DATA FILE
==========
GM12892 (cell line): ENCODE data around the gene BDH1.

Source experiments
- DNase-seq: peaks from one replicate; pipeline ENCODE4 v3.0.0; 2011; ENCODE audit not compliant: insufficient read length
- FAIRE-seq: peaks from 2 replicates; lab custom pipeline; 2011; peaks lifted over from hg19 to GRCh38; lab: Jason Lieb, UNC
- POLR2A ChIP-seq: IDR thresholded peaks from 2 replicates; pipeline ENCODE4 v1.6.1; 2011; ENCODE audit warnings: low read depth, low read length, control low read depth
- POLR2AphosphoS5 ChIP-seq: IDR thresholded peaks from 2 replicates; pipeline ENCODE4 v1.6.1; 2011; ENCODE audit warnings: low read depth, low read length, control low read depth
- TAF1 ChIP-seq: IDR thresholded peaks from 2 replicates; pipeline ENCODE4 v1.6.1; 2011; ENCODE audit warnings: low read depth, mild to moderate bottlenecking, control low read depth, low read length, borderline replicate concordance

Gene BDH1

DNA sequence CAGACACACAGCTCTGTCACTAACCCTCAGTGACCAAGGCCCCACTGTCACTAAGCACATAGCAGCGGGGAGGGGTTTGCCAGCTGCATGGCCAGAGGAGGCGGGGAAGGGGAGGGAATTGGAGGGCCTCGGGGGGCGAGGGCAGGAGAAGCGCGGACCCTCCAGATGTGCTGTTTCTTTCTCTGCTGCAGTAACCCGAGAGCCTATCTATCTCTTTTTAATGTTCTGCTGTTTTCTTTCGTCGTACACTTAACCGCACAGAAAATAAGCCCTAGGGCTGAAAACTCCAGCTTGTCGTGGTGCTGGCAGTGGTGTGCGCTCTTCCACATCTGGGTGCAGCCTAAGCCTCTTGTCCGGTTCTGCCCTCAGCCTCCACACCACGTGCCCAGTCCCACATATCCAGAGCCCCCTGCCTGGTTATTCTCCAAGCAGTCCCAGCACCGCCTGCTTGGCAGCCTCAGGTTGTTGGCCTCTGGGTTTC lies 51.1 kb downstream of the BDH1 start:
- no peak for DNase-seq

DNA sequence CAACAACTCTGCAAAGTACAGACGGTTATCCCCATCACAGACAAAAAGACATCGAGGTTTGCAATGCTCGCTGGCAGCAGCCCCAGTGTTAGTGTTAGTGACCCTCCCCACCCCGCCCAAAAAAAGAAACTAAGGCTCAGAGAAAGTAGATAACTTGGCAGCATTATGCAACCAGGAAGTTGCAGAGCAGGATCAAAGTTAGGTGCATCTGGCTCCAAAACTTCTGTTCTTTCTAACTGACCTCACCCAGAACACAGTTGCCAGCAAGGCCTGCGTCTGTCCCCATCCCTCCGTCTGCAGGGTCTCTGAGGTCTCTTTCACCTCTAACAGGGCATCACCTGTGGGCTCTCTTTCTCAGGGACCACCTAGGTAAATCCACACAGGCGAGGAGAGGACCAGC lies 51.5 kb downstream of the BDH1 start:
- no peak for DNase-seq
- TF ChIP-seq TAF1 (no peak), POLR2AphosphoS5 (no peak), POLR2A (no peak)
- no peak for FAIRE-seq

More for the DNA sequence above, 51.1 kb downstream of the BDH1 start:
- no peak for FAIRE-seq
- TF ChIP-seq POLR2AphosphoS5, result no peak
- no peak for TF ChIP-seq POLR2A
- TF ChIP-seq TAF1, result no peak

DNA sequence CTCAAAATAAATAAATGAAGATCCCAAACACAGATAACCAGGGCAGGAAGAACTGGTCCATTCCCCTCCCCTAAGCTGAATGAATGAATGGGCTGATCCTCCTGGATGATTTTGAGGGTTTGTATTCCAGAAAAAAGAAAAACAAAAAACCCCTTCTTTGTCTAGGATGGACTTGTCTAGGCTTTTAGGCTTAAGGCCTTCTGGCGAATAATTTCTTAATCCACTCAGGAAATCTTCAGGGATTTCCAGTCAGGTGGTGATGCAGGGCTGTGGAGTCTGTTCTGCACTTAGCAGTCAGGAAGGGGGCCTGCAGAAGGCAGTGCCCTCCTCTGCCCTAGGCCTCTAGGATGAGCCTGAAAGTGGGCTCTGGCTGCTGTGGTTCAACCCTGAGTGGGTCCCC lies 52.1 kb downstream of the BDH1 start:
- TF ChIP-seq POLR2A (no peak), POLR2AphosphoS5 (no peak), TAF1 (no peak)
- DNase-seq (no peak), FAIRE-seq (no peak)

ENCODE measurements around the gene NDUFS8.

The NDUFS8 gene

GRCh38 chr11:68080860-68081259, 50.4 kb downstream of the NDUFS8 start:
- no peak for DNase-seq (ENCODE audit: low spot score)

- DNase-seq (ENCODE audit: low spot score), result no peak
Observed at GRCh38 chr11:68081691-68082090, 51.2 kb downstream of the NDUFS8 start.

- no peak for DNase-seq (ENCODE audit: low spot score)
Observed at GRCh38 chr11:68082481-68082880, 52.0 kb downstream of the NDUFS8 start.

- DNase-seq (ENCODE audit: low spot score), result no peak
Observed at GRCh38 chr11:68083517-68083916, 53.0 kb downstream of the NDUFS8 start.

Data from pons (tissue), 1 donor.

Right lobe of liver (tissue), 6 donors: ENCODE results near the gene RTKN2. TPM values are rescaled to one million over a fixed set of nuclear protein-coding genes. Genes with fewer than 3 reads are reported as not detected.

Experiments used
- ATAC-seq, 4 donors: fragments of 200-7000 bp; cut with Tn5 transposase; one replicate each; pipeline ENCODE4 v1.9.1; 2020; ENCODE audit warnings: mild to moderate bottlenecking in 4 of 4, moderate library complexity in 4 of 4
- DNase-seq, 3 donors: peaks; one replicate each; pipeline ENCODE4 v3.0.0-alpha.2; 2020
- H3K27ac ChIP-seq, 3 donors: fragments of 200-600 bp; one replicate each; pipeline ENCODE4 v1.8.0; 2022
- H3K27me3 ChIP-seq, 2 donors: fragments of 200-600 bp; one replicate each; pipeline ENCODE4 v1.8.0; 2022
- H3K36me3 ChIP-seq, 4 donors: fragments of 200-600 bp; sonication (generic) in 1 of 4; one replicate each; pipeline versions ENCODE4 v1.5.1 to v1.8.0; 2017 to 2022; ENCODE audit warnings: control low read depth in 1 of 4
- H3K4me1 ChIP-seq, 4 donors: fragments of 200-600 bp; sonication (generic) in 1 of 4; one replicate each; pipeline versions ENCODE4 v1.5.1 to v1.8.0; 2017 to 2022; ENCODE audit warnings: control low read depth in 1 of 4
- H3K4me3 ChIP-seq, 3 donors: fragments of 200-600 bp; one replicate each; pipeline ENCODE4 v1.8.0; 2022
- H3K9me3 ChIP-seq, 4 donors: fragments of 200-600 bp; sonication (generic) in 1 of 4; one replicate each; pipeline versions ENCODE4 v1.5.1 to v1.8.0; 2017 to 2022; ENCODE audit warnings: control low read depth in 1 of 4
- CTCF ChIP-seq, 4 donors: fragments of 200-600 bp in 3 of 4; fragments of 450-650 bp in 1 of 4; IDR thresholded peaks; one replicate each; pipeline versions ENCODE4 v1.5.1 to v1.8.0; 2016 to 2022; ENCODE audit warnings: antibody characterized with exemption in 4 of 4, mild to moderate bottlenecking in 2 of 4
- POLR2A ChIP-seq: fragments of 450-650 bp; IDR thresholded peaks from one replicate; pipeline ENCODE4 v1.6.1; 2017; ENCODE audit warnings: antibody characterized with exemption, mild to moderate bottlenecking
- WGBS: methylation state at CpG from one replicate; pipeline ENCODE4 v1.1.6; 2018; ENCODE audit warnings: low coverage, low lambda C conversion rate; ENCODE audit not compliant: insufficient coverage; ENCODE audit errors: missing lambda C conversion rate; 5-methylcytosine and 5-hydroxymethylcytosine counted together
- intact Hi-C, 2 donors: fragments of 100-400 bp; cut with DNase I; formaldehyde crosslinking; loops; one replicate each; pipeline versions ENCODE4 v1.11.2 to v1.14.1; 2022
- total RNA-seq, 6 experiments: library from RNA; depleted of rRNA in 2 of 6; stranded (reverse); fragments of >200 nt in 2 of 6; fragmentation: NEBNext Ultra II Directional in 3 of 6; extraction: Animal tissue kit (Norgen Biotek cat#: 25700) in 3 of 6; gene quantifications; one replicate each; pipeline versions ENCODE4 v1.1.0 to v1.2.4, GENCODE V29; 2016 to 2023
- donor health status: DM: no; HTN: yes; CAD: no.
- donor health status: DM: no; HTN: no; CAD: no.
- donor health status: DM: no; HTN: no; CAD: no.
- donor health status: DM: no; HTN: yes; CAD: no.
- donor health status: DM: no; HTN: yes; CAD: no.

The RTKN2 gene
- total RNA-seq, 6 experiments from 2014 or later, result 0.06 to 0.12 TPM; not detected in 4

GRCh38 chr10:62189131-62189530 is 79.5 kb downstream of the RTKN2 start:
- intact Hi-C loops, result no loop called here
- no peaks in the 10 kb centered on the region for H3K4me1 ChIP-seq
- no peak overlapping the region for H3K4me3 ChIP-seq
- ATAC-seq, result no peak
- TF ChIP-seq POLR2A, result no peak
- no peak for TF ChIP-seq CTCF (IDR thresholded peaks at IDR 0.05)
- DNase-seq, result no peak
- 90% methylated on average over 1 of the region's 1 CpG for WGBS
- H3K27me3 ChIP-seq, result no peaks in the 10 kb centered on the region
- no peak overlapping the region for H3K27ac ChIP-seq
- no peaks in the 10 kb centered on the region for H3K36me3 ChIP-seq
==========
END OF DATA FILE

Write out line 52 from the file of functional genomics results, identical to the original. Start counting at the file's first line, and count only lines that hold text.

- donor health status: DM: no; HTN: yes; CAD: no.